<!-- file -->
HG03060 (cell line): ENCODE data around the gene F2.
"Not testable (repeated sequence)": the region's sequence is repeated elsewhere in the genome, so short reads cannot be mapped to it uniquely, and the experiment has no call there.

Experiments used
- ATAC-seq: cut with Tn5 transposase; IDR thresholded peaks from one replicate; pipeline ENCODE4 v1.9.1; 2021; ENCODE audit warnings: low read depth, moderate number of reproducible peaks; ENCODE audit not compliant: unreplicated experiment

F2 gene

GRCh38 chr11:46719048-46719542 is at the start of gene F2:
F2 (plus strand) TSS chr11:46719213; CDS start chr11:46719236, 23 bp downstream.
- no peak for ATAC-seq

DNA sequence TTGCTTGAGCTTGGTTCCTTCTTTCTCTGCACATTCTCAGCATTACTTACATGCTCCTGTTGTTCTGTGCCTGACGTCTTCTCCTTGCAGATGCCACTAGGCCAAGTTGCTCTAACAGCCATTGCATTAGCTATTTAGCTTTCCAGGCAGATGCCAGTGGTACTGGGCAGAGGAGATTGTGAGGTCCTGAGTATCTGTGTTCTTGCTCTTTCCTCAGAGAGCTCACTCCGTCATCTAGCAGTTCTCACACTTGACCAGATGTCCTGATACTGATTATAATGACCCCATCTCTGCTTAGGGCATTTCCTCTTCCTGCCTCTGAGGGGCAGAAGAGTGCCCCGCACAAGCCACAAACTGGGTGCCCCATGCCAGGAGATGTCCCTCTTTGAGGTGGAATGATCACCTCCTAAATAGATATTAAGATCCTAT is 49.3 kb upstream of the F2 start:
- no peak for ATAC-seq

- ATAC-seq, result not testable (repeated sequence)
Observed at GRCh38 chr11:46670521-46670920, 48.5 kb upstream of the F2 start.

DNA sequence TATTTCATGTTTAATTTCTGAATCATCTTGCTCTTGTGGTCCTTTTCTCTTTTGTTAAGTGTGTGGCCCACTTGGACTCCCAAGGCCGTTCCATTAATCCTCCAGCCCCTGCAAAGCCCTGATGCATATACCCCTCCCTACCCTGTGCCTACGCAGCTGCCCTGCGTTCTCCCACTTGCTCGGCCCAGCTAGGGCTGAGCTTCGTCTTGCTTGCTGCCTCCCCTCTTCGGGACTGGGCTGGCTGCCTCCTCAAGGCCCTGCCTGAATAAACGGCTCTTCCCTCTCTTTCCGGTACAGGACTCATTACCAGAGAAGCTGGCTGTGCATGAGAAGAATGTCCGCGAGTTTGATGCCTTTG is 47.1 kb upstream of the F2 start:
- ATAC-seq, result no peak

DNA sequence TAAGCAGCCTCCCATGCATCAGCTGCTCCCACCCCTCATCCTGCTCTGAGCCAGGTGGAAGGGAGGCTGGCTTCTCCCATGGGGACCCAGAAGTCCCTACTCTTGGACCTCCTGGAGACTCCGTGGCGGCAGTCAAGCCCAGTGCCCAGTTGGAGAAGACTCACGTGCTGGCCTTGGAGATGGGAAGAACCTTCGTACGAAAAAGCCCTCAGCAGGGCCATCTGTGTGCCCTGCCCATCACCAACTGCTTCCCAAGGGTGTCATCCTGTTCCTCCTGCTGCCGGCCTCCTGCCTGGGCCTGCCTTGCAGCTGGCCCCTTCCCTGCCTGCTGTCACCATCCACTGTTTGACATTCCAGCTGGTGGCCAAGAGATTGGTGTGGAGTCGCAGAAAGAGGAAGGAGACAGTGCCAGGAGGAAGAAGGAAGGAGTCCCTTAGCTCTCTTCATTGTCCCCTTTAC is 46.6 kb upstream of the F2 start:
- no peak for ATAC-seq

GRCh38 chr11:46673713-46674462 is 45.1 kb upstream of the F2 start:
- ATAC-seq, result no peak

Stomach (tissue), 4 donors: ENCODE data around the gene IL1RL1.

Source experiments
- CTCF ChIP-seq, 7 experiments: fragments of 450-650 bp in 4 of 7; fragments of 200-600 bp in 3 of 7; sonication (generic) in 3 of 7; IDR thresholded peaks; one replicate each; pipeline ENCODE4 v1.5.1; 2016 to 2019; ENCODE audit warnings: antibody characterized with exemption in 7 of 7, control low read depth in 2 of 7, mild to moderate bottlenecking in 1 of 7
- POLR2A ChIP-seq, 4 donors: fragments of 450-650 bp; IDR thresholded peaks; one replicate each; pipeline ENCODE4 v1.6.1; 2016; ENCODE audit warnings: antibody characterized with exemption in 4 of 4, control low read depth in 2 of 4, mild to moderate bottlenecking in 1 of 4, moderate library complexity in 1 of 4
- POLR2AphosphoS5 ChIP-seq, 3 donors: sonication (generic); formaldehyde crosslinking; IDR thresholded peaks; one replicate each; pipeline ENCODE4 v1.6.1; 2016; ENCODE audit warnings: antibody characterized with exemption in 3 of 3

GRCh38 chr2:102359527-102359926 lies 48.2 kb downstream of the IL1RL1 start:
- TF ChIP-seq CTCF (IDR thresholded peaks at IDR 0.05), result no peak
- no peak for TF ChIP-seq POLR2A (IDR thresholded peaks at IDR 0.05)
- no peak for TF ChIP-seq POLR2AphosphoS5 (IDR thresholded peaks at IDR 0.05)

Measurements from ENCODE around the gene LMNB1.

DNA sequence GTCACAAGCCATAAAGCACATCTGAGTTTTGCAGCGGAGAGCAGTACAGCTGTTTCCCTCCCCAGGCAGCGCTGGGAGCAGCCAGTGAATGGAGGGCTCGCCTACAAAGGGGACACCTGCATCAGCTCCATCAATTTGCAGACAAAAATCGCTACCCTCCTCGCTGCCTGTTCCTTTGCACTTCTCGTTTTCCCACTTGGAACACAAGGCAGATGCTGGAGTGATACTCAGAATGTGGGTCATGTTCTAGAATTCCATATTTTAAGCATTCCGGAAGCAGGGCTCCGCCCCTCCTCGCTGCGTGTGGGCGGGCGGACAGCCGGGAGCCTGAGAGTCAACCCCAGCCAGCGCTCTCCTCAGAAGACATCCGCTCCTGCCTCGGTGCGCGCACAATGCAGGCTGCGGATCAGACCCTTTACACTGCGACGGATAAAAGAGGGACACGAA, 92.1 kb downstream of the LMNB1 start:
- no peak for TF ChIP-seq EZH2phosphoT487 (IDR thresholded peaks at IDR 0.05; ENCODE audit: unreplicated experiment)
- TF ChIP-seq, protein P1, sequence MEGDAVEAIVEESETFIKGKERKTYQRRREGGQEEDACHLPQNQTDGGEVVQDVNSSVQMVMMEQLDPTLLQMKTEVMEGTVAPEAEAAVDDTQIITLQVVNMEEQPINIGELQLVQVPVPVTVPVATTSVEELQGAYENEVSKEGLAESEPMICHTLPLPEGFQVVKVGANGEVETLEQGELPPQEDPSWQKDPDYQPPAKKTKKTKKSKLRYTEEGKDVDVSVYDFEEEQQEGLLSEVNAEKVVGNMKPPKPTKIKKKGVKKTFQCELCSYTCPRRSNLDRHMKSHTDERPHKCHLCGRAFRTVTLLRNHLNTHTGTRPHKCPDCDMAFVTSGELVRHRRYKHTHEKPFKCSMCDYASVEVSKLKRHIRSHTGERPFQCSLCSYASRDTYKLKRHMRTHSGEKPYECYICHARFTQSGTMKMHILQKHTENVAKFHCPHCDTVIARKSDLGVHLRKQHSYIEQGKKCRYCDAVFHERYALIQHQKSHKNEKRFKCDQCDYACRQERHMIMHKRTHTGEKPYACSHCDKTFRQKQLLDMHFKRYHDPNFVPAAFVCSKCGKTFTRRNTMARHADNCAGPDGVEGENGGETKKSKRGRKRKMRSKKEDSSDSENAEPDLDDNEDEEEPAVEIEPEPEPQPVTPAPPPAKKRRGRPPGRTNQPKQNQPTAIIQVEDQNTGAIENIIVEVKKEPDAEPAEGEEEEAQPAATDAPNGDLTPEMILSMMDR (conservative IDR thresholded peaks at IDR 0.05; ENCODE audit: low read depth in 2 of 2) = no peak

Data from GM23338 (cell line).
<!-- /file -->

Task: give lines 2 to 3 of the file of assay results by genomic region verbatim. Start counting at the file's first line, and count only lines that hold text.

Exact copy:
"Not testable (repeated sequence)": the region's sequence is repeated elsewhere in the genome, so short reads cannot be mapped to it uniquely, and the experiment has no call there.

Experiments used